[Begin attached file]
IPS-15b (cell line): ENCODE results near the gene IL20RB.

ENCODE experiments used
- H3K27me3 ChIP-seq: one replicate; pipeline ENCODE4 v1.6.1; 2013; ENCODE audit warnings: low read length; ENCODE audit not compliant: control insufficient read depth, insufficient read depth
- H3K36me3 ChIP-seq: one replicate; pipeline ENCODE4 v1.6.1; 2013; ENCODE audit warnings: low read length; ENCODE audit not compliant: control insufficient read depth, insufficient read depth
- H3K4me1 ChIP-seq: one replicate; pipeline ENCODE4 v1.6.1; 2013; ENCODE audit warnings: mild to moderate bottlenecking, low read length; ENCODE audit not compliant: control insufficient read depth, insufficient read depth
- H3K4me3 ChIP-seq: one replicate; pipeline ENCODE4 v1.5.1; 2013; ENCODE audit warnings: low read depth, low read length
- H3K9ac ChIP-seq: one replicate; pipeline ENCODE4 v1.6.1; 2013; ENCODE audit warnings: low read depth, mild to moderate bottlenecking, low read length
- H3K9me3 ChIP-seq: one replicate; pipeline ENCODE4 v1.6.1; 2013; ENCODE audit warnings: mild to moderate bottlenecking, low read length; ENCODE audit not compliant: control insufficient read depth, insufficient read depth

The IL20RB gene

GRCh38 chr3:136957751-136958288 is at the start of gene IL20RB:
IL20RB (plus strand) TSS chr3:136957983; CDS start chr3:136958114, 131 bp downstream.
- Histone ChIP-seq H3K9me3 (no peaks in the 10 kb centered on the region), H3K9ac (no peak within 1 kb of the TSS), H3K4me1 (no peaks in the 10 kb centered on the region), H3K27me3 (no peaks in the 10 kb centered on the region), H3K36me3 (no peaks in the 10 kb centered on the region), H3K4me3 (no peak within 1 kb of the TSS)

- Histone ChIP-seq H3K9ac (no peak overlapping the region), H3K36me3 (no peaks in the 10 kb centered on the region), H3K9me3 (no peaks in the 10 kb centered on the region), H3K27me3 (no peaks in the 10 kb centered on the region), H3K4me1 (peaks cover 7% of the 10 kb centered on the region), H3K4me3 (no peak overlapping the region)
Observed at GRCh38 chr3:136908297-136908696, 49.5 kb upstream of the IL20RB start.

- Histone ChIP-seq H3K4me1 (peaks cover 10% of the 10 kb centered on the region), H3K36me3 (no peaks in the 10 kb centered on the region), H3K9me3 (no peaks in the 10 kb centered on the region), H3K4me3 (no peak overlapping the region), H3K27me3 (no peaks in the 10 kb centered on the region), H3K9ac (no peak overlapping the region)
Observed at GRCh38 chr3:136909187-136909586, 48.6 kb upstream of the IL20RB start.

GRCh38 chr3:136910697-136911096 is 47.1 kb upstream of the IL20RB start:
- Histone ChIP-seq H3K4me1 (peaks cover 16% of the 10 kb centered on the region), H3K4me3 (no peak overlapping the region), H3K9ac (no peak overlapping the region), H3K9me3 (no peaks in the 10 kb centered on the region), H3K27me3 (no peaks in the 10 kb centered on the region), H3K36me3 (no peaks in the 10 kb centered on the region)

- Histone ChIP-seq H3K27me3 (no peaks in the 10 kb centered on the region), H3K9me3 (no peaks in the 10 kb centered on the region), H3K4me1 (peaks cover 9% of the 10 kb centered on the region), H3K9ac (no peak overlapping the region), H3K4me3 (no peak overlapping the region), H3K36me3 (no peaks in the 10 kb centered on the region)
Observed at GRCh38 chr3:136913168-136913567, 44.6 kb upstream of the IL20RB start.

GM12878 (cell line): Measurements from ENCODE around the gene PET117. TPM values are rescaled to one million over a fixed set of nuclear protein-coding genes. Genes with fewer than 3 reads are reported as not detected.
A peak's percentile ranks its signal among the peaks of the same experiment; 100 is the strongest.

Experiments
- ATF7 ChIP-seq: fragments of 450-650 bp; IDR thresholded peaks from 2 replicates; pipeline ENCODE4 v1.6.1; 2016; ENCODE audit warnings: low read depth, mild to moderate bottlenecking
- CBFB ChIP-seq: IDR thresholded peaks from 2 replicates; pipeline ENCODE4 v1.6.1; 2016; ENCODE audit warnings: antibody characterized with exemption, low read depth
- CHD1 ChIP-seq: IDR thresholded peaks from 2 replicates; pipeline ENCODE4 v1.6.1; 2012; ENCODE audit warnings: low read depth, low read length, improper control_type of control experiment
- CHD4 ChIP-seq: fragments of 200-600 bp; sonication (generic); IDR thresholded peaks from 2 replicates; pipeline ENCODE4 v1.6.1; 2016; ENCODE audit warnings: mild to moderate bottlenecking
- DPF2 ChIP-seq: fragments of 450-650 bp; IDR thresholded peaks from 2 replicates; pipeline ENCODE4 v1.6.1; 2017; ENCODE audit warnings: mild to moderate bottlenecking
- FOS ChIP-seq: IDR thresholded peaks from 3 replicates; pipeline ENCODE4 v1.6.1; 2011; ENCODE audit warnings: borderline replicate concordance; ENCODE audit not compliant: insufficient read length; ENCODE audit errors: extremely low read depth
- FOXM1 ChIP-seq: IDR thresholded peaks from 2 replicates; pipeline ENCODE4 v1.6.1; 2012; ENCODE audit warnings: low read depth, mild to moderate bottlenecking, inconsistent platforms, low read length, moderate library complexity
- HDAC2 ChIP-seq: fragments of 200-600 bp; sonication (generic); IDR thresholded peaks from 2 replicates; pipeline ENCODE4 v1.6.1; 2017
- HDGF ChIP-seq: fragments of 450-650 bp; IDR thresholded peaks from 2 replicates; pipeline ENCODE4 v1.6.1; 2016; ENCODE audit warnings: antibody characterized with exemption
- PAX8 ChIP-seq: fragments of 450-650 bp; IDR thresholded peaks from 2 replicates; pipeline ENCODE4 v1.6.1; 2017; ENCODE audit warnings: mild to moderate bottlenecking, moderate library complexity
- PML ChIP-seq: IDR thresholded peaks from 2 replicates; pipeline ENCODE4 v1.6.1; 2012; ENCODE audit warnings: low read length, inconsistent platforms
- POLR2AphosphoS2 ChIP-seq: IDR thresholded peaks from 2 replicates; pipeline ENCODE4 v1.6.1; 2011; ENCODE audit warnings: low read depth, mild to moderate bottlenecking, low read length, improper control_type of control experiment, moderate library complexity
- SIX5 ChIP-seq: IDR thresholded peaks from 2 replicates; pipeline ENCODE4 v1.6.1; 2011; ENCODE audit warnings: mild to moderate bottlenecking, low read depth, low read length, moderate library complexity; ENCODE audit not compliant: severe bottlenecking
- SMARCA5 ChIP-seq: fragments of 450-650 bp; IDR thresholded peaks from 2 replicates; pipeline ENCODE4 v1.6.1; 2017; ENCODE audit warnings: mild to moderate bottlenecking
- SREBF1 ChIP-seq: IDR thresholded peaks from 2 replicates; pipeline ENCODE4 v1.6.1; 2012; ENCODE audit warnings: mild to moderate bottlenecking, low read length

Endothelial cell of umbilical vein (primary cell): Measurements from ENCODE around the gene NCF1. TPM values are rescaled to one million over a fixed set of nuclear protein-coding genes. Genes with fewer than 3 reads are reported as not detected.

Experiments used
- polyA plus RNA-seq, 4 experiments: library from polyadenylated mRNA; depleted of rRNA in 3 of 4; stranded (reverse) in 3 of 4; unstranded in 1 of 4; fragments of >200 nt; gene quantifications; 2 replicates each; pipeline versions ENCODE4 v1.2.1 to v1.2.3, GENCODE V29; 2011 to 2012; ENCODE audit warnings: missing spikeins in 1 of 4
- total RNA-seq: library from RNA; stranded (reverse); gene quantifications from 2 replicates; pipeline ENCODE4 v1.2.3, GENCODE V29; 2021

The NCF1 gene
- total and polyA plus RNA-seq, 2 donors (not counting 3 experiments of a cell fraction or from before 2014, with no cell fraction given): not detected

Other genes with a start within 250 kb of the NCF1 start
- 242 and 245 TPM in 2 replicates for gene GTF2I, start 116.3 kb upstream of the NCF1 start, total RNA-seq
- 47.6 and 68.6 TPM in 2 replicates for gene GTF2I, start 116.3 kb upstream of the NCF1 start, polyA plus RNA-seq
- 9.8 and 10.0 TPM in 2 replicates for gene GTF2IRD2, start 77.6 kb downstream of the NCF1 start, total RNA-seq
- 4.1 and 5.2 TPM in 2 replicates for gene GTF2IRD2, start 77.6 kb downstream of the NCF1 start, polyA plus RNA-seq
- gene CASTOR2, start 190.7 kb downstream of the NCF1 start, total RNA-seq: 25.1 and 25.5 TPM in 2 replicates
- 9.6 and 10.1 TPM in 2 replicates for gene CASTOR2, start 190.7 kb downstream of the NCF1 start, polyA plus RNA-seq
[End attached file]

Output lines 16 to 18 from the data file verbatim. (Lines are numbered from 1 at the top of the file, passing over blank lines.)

Observed at GRCh38 chr3:136909187-136909586, 48.6 kb upstream of the IL20RB start.

GRCh38 chr3:136910697-136911096 is 47.1 kb upstream of the IL20RB start:
- Histone ChIP-seq H3K4me1 (peaks cover 16% of the 10 kb centered on the region), H3K4me3 (no peak overlapping the region), H3K9ac (no peak overlapping the region), H3K9me3 (no peaks in the 10 kb centered on the region), H3K27me3 (no peaks in the 10 kb centered on the region), H3K36me3 (no peaks in the 10 kb centered on the region)